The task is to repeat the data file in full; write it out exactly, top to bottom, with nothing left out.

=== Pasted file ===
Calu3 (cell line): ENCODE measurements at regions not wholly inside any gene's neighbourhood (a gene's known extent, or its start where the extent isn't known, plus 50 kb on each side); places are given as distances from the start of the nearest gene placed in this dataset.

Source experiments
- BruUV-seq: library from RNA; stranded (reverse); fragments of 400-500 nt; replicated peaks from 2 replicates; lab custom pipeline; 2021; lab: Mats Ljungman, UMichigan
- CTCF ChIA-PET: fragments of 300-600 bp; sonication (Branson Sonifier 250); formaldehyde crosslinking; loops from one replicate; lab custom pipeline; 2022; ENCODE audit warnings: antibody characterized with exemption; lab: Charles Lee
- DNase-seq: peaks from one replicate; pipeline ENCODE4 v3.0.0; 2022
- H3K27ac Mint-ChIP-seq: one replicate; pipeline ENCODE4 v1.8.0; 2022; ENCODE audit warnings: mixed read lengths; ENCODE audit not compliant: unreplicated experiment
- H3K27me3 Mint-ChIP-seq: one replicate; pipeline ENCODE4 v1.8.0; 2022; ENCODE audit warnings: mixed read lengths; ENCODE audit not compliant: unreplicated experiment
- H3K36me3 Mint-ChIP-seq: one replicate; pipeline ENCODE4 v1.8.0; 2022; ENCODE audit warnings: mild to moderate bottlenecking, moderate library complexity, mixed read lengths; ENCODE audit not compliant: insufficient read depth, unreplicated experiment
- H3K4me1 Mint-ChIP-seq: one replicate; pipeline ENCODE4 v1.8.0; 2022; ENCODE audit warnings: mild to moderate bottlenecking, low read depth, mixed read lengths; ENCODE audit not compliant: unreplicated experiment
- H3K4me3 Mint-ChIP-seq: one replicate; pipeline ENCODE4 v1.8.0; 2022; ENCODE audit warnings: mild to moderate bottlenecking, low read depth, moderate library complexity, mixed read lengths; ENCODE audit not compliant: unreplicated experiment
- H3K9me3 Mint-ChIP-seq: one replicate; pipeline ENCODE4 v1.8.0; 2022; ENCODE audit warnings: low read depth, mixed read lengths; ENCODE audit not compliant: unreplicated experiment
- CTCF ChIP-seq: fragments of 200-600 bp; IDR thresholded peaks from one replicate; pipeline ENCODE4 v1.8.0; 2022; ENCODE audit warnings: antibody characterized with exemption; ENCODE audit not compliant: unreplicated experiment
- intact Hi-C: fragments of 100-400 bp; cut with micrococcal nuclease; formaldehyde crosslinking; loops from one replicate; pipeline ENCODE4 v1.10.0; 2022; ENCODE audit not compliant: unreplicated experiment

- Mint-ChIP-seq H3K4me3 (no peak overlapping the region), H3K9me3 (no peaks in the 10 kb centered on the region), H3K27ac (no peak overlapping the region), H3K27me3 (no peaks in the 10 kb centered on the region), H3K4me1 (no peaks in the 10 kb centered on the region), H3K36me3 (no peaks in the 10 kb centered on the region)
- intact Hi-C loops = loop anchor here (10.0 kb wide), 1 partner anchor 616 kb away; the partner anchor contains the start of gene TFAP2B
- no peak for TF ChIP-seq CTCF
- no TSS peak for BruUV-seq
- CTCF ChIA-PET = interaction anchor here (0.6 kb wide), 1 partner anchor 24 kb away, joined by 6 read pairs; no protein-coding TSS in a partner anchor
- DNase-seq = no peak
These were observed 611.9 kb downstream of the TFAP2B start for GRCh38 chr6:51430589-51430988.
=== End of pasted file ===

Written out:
Calu3 (cell line): ENCODE measurements at regions not wholly inside any gene's neighbourhood (a gene's known extent, or its start where the extent isn't known, plus 50 kb on each side); places are given as distances from the start of the nearest gene placed in this dataset.

Source experiments
- BruUV-seq: library from RNA; stranded (reverse); fragments of 400-500 nt; replicated peaks from 2 replicates; lab custom pipeline; 2021; lab: Mats Ljungman, UMichigan
- CTCF ChIA-PET: fragments of 300-600 bp; sonication (Branson Sonifier 250); formaldehyde crosslinking; loops from one replicate; lab custom pipeline; 2022; ENCODE audit warnings: antibody characterized with exemption; lab: Charles Lee
- DNase-seq: peaks from one replicate; pipeline ENCODE4 v3.0.0; 2022
- H3K27ac Mint-ChIP-seq: one replicate; pipeline ENCODE4 v1.8.0; 2022; ENCODE audit warnings: mixed read lengths; ENCODE audit not compliant: unreplicated experiment
- H3K27me3 Mint-ChIP-seq: one replicate; pipeline ENCODE4 v1.8.0; 2022; ENCODE audit warnings: mixed read lengths; ENCODE audit not compliant: unreplicated experiment
- H3K36me3 Mint-ChIP-seq: one replicate; pipeline ENCODE4 v1.8.0; 2022; ENCODE audit warnings: mild to moderate bottlenecking, moderate library complexity, mixed read lengths; ENCODE audit not compliant: insufficient read depth, unreplicated experiment
- H3K4me1 Mint-ChIP-seq: one replicate; pipeline ENCODE4 v1.8.0; 2022; ENCODE audit warnings: mild to moderate bottlenecking, low read depth, mixed read lengths; ENCODE audit not compliant: unreplicated experiment
- H3K4me3 Mint-ChIP-seq: one replicate; pipeline ENCODE4 v1.8.0; 2022; ENCODE audit warnings: mild to moderate bottlenecking, low read depth, moderate library complexity, mixed read lengths; ENCODE audit not compliant: unreplicated experiment
- H3K9me3 Mint-ChIP-seq: one replicate; pipeline ENCODE4 v1.8.0; 2022; ENCODE audit warnings: low read depth, mixed read lengths; ENCODE audit not compliant: unreplicated experiment
- CTCF ChIP-seq: fragments of 200-600 bp; IDR thresholded peaks from one replicate; pipeline ENCODE4 v1.8.0; 2022; ENCODE audit warnings: antibody characterized with exemption; ENCODE audit not compliant: unreplicated experiment
- intact Hi-C: fragments of 100-400 bp; cut with micrococcal nuclease; formaldehyde crosslinking; loops from one replicate; pipeline ENCODE4 v1.10.0; 2022; ENCODE audit not compliant: unreplicated experiment

- Mint-ChIP-seq H3K4me3 (no peak overlapping the region), H3K9me3 (no peaks in the 10 kb centered on the region), H3K27ac (no peak overlapping the region), H3K27me3 (no peaks in the 10 kb centered on the region), H3K4me1 (no peaks in the 10 kb centered on the region), H3K36me3 (no peaks in the 10 kb centered on the region)
- intact Hi-C loops = loop anchor here (10.0 kb wide), 1 partner anchor 616 kb away; the partner anchor contains the start of gene TFAP2B
- no peak for TF ChIP-seq CTCF
- no TSS peak for BruUV-seq
- CTCF ChIA-PET = interaction anchor here (0.6 kb wide), 1 partner anchor 24 kb away, joined by 6 read pairs; no protein-coding TSS in a partner anchor
- DNase-seq = no peak
These were observed 611.9 kb downstream of the TFAP2B start for GRCh38 chr6:51430589-51430988.